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LRA Profit a prendre; right to exercise common of pasture; doctrine of Lost Modern Grant; Prescription Act 1832; Land Registration Act 2002, ss. 33, 34, 40, 65, sch 4, para. 5(b) or (c); Commons Registration Act . .
LRA Easements and Profits A Prendre – Applicants held to have acquired a right of way by lost modern grant and under the Prescription Act 1832, the user having been acquiesced in at latest from 1984, following . .
LRA Easements and Profits A Prendre – KEYWORDS: Right of way over track by prescription at common law – user as of right; doctrine of Lost Modern Grant – Prescription Act 1832 ss.2, 4 – whether reference to the . .
LRA Right of way over roadside verge; Prescription Act 1832; doctrine of Lost Modern Grant; extent of right of way acquired by user; does right of way extend to vehicular use; is right of way limited to . .
The tenant had affixed a sign to the premises with the landlord’s consent. The new landlord said that any licence was revocable. The judge had held that the lease had specifically granted a right to exhibit the signs. Held: The landlord’s appeal was dismissed. The right to maintain the signs was in the demise of … Continue reading William Hill (Southern) Limited v Cabras: CA 1986
The parties were tenants of the same landlord, the Grosvenor Estate in adjoining premises at Balfour Mews in Westminster. The plaintiff claimed for an infringement of his right of light from ancient windows by his neighbour, and also that the height of the new building was such as to prevent the proper escape of smoke … Continue reading Willoughby v Eckstein: ChD 1936
When setting out to establish that a piece of land has become a village green with rights of common, the tests are similar to those used in the law of prescription and adverse possession. Accordingly, there is no need to establish a belief in those using the rights asserted beyond that the use is as … Continue reading Regina v Oxfordshire County Council and Another, Ex Parte Sunningwell Parish Council: HL 25 Jun 1999
The lease contained a reservation which would allow the freeholder to build upon his neighbouring land whether or not it obstructed any rights of light in the demised premises. Held: The reservation was effective to prevent a right of being acquired by the tenant by prescription.Eve J said: ‘The question is whether the words I … Continue reading Foster v Lyons and Co: 1927
The fact that land had been requisitioned by the Ministry of Agriculture between 1941 and 1960 and the 20-odd years’ user relied on as having created the rights had preceded 1941 was a bar to a prescriptive claim to grazing rights under the Prescription Act 1832 but not at common law. Discussing Angus v Dalton, … Continue reading Tehidy Minerals Ltd v Norman: CA 1971
The provisions of the Prescription Act 1832 do not apply to profits a prendre in gross. Citations: (1865) 19 CBNS 687 Statutes: Prescription Act 1832 Jurisdiction: England and Wales Cited by: Cited – Barton v The Church Commissioners for England ChD 15-Dec-2008 The commissioners claimed a right by prescription to all fish to be taken … Continue reading Shuttleworth v Le Fleming: 1865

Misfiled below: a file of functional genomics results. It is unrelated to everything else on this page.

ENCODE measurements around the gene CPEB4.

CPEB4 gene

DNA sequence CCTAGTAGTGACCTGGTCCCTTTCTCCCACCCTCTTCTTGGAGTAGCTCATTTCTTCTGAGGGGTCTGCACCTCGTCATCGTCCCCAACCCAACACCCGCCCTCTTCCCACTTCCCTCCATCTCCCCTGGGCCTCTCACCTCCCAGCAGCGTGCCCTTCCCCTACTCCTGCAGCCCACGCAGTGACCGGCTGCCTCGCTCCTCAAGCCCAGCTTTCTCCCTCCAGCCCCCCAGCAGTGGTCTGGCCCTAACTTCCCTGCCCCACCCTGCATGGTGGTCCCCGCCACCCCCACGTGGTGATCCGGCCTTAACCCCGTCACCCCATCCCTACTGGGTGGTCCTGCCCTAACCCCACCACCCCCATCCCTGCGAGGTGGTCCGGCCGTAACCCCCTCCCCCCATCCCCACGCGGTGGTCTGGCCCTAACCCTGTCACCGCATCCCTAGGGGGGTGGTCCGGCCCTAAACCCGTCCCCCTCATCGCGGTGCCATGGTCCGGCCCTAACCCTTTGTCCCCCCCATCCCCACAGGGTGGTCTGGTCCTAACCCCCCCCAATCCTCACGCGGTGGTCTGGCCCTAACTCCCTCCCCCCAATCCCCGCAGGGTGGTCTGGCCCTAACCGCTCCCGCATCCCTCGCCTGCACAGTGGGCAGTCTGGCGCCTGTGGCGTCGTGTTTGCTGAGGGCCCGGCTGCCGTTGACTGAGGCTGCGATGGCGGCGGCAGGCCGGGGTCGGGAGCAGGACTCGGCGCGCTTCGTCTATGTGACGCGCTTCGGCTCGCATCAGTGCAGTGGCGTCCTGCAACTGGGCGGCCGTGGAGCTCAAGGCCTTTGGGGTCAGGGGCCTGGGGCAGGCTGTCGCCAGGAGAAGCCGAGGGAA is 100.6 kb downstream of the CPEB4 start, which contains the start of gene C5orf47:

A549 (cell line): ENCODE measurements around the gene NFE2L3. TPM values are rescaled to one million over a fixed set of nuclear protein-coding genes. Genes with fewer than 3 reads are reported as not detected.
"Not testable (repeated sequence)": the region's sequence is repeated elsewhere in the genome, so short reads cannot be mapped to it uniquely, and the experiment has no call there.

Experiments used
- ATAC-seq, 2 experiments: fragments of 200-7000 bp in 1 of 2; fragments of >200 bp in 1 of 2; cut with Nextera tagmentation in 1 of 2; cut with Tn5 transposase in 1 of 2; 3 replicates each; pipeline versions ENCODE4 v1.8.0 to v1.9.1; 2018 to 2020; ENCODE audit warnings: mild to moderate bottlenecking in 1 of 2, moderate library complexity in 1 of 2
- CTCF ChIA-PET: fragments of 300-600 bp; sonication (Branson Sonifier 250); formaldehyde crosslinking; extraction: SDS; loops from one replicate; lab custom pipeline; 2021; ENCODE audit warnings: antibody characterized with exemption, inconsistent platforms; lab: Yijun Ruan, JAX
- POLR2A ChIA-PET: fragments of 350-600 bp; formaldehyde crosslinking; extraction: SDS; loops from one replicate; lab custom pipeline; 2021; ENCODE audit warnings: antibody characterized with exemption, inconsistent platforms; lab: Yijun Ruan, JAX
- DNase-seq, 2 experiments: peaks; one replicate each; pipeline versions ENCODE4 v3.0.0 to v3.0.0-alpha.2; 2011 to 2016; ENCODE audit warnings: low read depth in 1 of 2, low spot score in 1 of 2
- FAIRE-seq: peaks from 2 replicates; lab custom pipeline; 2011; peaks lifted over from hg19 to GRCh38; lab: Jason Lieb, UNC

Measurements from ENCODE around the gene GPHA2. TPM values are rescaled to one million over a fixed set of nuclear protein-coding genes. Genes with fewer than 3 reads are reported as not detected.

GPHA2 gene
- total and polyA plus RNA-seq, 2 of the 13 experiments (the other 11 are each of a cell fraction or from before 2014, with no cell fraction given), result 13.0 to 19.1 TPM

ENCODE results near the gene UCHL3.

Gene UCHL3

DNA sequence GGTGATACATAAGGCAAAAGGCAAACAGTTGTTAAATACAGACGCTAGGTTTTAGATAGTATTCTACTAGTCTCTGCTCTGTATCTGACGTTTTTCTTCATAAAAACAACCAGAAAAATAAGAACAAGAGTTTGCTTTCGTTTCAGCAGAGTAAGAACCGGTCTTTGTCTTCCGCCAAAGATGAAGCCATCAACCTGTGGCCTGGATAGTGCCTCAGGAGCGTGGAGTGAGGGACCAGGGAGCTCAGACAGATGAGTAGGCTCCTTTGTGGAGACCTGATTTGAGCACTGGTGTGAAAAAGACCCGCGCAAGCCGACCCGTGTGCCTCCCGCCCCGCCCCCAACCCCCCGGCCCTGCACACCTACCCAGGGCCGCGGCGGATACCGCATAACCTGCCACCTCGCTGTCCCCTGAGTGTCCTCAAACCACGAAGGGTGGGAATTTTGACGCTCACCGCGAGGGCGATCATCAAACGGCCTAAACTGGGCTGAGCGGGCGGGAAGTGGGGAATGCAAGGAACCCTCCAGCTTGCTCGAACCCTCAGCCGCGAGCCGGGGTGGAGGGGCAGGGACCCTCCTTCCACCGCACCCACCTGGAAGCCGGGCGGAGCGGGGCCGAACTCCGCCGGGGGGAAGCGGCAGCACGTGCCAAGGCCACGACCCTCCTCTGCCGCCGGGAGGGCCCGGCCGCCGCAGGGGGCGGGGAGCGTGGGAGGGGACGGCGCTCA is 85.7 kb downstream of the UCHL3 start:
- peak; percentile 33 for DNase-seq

A stone tablet had been set into the wall of a building in 1816. I was inscribed ‘this stone is placed by J to perpetuate R’s right to build within nine inches of this and any other building.’ R was selling part of his land (adjoining the plaque) to J. A buidling was erected next … Continue reading Ruscoe v Grounsell: CA 1903
In 1864 Sir Humphrey de Trafford granted a 999 year lease of a dwelling house ‘with all rights and appurtenances, legal, used, or reputed, to the said plot of land, except rights, if any, restricting the free use of any adjoining land or the conversion or appropriation at any time thereafter of such land for … Continue reading Mitchell v Cantrill: CA 1887
A claim for a presumption of a lost modern grant must include an assertion that the enjoyment of the carriageway was continuous or uninterrupted. Lindley LJ said: ‘It is difficult, if not impossible, to enunciate a principle which will reconcile all the decisions, and still more all the dicta to be found in them; the … Continue reading Hollins v Verney: CA 1884
The plaintiff claimed a profit a prendre saying had been acquired under s.1 of the 1832 Act, by use for 30 years, the applicable period in relation to a profit a prendre. The evidence was that the right in question, to pasture cattle on a common, had not been exercised in two years out of … Continue reading Carr v Foster: 1842
At trial, the use of a track across a neighbouring farm for the driving of sheep was found to be originally by oral permission, and that although the permission was not expressly renewed ‘there was a tacit understanding that did not need to be expressed overtly between neighbours, then on good terms’ that when the … Continue reading Jones v Price and Morgan: CA 16 Jan 1992